Why is there a Waiting Room?
Who invented waiting rooms, and why are they so big now? I can’t answer the first one, but I can answer the second. They are so big because your physician has to book a very large amount of patients in order to pay his/her rent and staff. The physician gets less health insurance reimbursement per patient, and rent and salaries increase every year. They also need more staff to deal with…you got it…. the insurance companies.
There are many things right with our health care system but there are also many things wrong with it. One of the biggest things is the fact you can wait hours to see a physician and then get to spend 5-10 minutes with them. It often ends up being an unsatisfactory encounter for both the doctor and the patient due to stress, impatience, both parties trying to be heard, and no one actually getting anything out of the appointment.
When people hear we are “private” or “concierge” medicine, they generally assume that they would have to spend thousands of dollars to see the physician and get testing done; that, after paying for health insurance. This is not true. We have to look at the advantages of private medicine first.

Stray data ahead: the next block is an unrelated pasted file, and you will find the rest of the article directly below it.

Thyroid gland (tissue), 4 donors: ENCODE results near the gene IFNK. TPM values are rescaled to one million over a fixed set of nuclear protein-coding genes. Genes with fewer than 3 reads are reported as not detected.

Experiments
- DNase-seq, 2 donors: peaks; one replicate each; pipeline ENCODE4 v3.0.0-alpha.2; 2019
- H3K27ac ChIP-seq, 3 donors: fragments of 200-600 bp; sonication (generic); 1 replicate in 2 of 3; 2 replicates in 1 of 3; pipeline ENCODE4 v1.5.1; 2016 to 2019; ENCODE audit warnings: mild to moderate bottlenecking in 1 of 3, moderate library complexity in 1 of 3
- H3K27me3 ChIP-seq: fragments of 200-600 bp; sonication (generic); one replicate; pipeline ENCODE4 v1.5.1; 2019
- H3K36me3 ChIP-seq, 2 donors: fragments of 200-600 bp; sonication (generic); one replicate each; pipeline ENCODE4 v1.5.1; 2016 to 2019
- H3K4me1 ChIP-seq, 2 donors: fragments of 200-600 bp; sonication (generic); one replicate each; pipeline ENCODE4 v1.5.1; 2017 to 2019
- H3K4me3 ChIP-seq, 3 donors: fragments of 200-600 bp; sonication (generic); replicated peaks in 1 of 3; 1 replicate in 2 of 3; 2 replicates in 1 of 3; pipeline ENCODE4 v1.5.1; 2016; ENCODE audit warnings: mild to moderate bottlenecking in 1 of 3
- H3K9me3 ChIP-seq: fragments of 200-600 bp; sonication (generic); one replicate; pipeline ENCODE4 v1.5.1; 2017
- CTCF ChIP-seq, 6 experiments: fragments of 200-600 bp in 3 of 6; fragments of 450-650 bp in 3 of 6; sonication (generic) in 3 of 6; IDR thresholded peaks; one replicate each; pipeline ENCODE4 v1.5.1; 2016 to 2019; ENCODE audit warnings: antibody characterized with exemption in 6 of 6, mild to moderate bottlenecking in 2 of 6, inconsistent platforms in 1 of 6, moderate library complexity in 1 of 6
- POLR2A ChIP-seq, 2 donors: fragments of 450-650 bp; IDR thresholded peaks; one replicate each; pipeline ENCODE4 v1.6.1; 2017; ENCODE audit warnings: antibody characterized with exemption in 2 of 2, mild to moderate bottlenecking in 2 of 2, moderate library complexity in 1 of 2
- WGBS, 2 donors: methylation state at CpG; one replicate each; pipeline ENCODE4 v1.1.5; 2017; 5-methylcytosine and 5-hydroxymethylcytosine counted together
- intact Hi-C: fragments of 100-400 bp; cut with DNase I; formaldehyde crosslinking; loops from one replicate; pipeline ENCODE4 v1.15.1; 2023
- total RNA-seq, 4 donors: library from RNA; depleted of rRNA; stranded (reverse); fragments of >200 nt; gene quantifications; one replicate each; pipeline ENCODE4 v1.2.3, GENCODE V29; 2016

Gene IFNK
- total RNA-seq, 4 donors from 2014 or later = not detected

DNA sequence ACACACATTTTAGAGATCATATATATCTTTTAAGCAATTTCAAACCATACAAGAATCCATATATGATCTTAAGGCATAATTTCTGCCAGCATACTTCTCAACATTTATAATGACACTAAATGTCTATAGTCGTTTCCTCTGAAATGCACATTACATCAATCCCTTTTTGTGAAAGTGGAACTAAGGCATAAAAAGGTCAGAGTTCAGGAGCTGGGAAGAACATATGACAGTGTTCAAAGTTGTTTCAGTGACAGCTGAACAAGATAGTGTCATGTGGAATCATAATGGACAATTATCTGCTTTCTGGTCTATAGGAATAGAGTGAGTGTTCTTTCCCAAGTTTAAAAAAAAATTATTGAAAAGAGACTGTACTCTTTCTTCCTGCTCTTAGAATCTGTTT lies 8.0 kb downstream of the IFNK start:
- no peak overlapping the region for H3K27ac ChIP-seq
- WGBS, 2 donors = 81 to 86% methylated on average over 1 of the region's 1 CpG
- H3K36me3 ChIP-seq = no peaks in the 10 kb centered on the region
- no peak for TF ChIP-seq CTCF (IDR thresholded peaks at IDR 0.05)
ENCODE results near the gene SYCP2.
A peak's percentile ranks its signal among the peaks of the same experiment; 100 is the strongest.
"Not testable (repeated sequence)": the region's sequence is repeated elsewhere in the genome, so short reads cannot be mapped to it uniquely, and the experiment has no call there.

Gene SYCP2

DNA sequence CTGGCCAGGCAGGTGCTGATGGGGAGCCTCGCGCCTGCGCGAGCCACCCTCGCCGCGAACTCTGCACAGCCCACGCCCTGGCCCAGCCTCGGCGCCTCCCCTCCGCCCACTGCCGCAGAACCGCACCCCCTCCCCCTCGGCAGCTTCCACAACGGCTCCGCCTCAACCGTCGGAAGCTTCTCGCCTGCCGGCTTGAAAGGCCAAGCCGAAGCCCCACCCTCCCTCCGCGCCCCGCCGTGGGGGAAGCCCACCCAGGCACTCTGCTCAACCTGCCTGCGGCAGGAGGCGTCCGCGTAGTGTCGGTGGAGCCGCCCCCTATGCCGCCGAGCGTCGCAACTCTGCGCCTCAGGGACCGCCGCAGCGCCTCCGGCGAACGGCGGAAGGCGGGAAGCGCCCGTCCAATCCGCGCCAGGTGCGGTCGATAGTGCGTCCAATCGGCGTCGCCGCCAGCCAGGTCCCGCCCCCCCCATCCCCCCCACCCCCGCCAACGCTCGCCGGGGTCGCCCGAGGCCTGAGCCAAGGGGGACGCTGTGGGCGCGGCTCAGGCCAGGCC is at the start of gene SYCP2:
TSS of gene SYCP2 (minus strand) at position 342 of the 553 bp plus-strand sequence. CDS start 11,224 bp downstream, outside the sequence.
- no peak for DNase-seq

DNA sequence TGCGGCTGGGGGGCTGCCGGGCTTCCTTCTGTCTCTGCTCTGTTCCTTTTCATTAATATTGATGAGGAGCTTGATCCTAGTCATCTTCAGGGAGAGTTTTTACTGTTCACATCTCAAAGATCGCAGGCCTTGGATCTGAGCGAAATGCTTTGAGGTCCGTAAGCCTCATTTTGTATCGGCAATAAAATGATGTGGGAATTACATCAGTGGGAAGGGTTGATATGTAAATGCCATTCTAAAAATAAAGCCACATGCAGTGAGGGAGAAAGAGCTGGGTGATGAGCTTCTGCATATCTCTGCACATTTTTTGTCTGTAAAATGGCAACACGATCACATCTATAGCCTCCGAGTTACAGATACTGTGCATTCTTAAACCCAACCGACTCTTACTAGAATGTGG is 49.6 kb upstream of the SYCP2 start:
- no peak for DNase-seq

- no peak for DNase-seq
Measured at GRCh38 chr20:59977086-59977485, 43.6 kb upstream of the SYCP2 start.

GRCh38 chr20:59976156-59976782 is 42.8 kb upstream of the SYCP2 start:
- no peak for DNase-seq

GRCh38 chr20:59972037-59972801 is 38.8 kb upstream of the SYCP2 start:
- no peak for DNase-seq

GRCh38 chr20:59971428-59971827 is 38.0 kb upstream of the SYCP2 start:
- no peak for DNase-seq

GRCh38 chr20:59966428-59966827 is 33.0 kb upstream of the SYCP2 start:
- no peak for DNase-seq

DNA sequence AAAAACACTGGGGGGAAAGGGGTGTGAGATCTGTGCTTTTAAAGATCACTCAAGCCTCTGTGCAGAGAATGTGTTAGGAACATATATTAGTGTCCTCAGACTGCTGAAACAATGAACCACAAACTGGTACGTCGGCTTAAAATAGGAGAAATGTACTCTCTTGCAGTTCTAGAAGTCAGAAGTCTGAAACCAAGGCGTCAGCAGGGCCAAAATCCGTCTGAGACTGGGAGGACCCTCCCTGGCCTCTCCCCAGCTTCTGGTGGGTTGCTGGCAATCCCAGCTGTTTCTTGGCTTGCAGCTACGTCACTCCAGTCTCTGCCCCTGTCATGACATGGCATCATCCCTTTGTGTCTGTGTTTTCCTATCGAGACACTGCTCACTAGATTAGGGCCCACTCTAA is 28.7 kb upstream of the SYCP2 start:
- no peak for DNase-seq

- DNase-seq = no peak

- No waiting room. All appointments are made in order for the patient to be seen on arrival.
- No 5-10 minute appointments. 30- 60 minutes are put aside just for your exam and questions.
- No appointments 6 weeks down the road. We will see within a week.
- No financial surprises. We will tell you the cost before you walk in the door.
- No inflated prices. We have negotiated prices for any extra testing/ care required.
The radiology companies, and the OR’s that we use, take health insurance. We have no financial involvement with them, so there is no ordering of unnecessary tests or surgery and your insurance can be billed for these services.
For most of us, time is valuable and so is trust. It is up to you to decide how much it is worth to you.
We are in the process of planning a new office. There will be no waiting room.
- Dalen JE, Alpert JS. Concierge Medicine Is Here and Growing!! Am J Med. 2017 Aug;130(8):880-881. PubMed PMID: 28396228